higher quality assets. The flight to quality would inevitably mean
diminished returns in the near term.

6. All sides pointed out that the 14% rise in corporate lending
since the beginning of the financial turmoil in August 2007 should
allay any fears of a drying up of credit. The Citibank economist,
however, ascribed this trend to a lag effect and said the volume
would go down in the coming quarter. Many credit lines negotiated
before August 2007 are still open to corporations and actively drawn
on. However, as these lines expire, new ones will be negotiated
with less favorable rates leading to a decrease in volume. With
equity prices also low, corporations will have few attractive
sources of raising capital.

7. The Deutsche Bank economist expressed some pessimism on earnings
in the financial sector in the coming months. With so much debt
already on the firms' balance sheet, a negative credit cycle of
decreased lending was inevitable. Earnings capacity is also
diminished by lower demand for services, such as equity issuances.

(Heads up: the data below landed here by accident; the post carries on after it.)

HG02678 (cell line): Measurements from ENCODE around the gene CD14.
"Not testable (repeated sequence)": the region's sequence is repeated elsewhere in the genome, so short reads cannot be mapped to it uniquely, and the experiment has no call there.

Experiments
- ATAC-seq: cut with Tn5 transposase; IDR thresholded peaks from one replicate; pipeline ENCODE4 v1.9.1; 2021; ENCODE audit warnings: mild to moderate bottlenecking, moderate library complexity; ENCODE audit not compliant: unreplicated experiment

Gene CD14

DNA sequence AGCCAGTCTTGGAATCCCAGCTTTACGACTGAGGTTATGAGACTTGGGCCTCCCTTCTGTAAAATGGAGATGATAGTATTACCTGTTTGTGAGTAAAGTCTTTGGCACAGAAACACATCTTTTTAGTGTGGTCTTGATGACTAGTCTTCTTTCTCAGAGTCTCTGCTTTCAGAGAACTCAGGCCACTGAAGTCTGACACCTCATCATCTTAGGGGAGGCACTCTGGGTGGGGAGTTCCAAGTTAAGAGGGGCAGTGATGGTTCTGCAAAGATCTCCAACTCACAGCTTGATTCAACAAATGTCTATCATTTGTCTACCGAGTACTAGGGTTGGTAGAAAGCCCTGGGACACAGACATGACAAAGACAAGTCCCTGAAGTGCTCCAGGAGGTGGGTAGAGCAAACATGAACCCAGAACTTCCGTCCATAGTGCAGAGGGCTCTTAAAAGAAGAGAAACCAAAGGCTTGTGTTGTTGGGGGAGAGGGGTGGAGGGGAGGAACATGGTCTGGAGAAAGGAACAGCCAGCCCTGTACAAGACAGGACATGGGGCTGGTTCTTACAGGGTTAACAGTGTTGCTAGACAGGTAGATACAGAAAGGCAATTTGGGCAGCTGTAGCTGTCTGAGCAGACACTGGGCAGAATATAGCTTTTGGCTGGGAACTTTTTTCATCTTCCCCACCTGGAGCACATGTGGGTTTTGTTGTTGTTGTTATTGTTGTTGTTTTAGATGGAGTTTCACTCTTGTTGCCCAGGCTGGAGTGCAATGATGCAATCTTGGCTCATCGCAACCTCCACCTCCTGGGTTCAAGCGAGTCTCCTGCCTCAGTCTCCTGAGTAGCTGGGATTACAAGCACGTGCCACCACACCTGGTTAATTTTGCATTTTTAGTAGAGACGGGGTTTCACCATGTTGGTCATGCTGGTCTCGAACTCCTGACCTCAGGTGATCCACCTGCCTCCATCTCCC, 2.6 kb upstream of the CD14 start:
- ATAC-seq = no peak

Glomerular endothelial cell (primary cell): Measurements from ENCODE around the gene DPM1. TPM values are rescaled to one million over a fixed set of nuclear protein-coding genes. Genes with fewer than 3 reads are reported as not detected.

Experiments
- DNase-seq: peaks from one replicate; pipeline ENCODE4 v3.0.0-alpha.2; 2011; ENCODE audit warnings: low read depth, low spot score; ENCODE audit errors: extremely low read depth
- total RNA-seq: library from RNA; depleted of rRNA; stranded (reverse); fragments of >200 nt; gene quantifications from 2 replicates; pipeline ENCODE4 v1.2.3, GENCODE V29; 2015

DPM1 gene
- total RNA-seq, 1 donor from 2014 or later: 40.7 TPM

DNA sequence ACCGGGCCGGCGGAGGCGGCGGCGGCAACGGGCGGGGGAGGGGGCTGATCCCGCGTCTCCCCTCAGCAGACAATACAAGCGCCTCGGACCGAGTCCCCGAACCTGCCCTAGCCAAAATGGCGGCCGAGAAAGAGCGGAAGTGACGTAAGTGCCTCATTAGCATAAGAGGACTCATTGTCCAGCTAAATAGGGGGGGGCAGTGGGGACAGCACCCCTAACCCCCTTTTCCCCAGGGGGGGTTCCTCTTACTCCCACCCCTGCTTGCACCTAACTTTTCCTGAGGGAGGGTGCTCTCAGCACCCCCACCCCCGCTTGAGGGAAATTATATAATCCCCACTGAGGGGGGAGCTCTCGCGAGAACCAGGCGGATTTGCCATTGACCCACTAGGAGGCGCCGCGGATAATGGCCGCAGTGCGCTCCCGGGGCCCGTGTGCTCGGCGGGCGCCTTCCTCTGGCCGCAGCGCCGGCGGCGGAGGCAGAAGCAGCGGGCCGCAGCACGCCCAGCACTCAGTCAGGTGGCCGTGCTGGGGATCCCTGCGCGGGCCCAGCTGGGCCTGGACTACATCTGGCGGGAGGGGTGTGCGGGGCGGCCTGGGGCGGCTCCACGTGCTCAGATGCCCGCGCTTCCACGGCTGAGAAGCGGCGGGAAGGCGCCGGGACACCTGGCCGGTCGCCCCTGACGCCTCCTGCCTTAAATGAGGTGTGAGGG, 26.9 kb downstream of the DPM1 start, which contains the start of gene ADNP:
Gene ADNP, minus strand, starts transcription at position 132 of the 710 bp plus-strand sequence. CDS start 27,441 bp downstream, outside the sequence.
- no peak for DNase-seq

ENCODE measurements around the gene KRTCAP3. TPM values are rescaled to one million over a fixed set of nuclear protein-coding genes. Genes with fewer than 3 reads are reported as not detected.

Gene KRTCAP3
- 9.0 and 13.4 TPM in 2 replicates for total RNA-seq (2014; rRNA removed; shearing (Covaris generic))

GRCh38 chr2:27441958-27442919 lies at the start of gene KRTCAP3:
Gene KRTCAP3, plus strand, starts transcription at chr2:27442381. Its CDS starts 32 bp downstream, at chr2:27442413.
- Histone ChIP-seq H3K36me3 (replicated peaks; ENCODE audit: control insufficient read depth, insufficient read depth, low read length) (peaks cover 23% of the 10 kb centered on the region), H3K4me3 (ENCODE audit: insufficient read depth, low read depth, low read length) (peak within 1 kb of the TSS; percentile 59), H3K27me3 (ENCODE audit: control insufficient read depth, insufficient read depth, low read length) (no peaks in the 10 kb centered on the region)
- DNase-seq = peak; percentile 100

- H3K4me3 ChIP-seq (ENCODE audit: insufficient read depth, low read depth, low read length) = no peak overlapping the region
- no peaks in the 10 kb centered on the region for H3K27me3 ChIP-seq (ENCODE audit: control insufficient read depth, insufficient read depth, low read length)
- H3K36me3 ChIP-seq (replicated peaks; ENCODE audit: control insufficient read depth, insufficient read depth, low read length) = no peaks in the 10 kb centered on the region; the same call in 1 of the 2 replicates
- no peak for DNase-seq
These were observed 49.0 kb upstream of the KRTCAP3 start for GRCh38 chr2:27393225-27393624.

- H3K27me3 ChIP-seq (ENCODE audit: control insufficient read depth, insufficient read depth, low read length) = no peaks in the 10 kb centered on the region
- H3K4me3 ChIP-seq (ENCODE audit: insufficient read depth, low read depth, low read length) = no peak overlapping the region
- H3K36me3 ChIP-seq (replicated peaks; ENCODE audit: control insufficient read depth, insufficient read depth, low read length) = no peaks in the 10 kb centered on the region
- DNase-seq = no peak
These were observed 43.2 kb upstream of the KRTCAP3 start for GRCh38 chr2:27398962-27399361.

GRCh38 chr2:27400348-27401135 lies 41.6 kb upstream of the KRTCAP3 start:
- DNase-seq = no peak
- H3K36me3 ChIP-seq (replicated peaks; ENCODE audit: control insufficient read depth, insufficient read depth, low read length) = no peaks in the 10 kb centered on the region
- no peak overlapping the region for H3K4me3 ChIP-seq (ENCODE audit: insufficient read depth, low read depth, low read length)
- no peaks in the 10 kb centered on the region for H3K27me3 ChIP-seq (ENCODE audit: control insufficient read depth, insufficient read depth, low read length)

Firms like Deutsche Bank, which is still doing well on its business
in the Asia-Pacific region, can count on good earnings, but others
will need to search for new business models. He worried about a

FRANKFURT 00002299 002 OF 002


regulatory backlash, saying that a rise in capital ratios would have
a negative impact on balance sheets.

8. Comment: While the mood on the economic outlook among economists
and financial sector experts has turned decidedly sour, few expect
great shocks ahead. But experts have called several false dawns
over the course of the last year in hopes that the worse was behind
only to be surprised by further turmoil. Key indicators such as
European export figures, euro zone inflation rates and bank
quarterly reports will be closely watched in the coming quarters to
judge the health of the European economy. End Comment.

9. This cable was coordinated with Embassy Berlin and cleared with
Arthur McMahon and Geralynn Batista at the OCC.
POWELL